The “Glasgow Girls” of this play’s title were seven schoolgirls—four recently arrived refugees and three local teenagers—who shook the political establishment in 2005.
They ran a successful campaign against the deportation of one of their number, a Kosovo Roma girl called Agnesa Murselaj.
Their struggle led to a legal ruling that Tony Blair’s government was wrong to insist that all Kosovan refugees—including Roma—were safe to return to Kosovo.
The Murselaj family were granted refugee status and the girls received the “Best Public Campaign” award at the 2005 Scottish Politician of the Year Awards.
Now award-winning director Cora Bissett and acclaimed playwright David Greig have turned the story into an excellent piece of musical theatre.
The show is co-produced by the National Theatre of Scotland and the Theatre Royal Stratford East, among others. It combines a globally diverse musical score with fine songs and high octane physical performances.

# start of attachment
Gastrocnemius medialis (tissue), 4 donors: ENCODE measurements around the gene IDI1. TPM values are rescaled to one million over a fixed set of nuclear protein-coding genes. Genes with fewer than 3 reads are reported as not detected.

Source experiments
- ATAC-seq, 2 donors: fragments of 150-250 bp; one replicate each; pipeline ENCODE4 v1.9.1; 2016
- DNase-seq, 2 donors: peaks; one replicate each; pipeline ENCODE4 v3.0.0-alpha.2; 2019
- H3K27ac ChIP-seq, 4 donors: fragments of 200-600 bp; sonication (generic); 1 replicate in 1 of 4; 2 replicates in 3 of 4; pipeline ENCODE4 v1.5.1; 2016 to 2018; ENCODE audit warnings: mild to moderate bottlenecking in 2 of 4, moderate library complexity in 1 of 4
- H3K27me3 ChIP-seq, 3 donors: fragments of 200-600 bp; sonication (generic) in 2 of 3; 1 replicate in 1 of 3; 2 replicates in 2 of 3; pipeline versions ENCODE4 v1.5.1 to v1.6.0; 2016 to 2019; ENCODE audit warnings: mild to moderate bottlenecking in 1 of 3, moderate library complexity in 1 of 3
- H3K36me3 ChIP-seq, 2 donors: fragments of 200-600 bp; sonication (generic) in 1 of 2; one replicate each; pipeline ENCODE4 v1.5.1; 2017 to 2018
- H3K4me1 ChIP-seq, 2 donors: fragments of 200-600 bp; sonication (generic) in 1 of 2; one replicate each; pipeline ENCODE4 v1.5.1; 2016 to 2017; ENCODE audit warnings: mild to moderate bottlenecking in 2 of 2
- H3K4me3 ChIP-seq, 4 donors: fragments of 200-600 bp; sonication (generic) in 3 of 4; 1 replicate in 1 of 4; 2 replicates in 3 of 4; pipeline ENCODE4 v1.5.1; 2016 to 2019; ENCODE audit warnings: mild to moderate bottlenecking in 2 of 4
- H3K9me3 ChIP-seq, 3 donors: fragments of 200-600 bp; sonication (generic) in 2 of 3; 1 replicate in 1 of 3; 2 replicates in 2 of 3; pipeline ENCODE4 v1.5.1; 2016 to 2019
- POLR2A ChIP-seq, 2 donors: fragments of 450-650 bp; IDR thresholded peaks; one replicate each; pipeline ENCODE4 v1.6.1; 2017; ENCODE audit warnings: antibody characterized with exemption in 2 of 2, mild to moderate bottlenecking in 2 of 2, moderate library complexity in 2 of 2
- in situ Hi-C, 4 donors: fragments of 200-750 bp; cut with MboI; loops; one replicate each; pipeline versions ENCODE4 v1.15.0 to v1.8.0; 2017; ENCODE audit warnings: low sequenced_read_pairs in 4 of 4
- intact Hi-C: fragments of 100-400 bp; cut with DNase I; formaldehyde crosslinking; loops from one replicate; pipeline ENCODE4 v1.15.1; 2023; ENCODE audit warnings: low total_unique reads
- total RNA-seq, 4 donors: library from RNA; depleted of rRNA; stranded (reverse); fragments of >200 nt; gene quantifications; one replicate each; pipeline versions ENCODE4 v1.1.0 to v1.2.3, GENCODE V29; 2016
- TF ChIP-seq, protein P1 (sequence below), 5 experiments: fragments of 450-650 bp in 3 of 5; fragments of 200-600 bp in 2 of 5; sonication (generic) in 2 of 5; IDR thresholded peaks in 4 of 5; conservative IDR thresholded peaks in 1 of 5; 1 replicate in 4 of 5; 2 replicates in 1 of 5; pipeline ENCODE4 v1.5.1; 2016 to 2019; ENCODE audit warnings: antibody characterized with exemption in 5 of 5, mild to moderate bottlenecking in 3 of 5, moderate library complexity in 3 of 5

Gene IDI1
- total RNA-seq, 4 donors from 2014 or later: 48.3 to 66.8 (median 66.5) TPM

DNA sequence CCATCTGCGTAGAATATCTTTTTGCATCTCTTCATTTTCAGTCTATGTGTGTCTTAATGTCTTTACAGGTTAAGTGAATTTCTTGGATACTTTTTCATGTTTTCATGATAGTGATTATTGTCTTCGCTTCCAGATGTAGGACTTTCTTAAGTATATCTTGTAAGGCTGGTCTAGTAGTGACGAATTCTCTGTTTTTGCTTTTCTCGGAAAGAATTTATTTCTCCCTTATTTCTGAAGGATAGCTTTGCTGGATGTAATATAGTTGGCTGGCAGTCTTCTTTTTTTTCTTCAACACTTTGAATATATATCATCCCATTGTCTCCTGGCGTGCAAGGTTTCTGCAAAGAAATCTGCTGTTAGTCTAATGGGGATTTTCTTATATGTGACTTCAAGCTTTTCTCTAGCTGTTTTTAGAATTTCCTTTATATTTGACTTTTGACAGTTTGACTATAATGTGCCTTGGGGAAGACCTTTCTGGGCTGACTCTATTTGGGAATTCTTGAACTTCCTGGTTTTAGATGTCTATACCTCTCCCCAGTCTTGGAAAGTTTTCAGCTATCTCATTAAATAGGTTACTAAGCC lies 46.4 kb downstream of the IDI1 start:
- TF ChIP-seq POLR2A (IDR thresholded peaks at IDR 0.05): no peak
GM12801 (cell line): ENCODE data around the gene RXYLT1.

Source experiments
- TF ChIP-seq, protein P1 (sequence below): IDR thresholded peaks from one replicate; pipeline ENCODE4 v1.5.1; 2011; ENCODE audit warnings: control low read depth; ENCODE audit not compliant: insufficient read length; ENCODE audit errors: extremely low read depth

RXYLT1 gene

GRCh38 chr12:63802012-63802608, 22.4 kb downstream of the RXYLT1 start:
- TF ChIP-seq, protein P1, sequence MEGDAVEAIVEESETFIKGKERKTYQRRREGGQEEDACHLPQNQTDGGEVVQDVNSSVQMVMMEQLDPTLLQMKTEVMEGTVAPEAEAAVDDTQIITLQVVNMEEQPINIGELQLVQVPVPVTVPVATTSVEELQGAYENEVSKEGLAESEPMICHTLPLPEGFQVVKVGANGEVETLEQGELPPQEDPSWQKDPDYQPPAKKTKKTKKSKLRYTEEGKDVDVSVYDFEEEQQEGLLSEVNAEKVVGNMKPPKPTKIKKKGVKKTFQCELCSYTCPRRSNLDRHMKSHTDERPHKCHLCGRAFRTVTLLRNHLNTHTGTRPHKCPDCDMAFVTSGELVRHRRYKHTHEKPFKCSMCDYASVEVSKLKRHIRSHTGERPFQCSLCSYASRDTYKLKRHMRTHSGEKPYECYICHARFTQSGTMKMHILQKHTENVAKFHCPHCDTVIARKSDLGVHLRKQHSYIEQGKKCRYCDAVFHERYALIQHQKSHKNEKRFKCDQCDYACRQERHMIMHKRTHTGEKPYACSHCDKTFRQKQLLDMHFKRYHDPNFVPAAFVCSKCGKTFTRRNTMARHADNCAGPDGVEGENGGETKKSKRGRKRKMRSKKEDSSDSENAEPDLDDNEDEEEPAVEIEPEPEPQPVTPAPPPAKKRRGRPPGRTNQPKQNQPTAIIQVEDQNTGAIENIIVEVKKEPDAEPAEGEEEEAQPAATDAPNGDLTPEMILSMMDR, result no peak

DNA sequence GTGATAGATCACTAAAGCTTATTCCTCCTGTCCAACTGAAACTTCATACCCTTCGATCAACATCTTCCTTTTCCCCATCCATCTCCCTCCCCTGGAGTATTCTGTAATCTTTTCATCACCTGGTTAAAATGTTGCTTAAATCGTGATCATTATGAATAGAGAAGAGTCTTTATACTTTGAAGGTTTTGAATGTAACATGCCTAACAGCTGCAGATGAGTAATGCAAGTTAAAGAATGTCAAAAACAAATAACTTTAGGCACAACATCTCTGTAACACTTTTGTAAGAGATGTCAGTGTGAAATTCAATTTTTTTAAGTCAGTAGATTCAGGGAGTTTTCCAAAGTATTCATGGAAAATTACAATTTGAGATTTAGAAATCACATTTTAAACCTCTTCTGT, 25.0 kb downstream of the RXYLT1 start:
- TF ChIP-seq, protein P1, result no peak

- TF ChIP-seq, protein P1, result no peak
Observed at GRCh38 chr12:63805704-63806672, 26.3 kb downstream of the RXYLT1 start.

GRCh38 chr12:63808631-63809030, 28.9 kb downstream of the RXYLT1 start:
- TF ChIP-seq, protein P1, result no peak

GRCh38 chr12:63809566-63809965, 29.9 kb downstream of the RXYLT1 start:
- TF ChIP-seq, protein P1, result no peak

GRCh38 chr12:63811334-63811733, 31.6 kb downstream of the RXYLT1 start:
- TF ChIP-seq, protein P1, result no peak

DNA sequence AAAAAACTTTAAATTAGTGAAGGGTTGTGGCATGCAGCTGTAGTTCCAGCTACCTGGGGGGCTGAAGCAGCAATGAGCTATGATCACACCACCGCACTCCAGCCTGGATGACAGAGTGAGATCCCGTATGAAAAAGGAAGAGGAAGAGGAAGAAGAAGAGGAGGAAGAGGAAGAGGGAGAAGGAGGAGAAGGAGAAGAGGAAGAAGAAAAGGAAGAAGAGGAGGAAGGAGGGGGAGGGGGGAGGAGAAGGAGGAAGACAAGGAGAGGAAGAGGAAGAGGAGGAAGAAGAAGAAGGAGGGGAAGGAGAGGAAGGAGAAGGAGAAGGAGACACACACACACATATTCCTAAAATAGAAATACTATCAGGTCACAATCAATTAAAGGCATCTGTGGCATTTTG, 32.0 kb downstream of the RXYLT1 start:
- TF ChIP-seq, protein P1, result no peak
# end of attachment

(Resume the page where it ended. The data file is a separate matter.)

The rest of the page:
There is excellent acting from the young women playing the Glasgow Girls, and from experienced actors Myra McFadyen and Callum Cuthbertson in their supporting roles.
The play is euphoric in its moments of celebration and hope. An example is when news arrives of the Murselaj family’s return. And it is genuinely frightening in its darker episodes, such as a dawn raid on a refugee family’s home.
Glasgow Girls is particularly strong in highlighting the bonds of solidarity developed, then as now, between refugees and local people in working class areas. The show is an extraordinary example of how musical theatre can be so much more than vapid light entertainment.
Glasgow Girls directed by Cora Bissett is at the Citizens Theatre in Glasgow until 17 November, and at the Theatre Royal Stratford East from 8 February to 2 March. Go to www.nationaltheatrescotland.com
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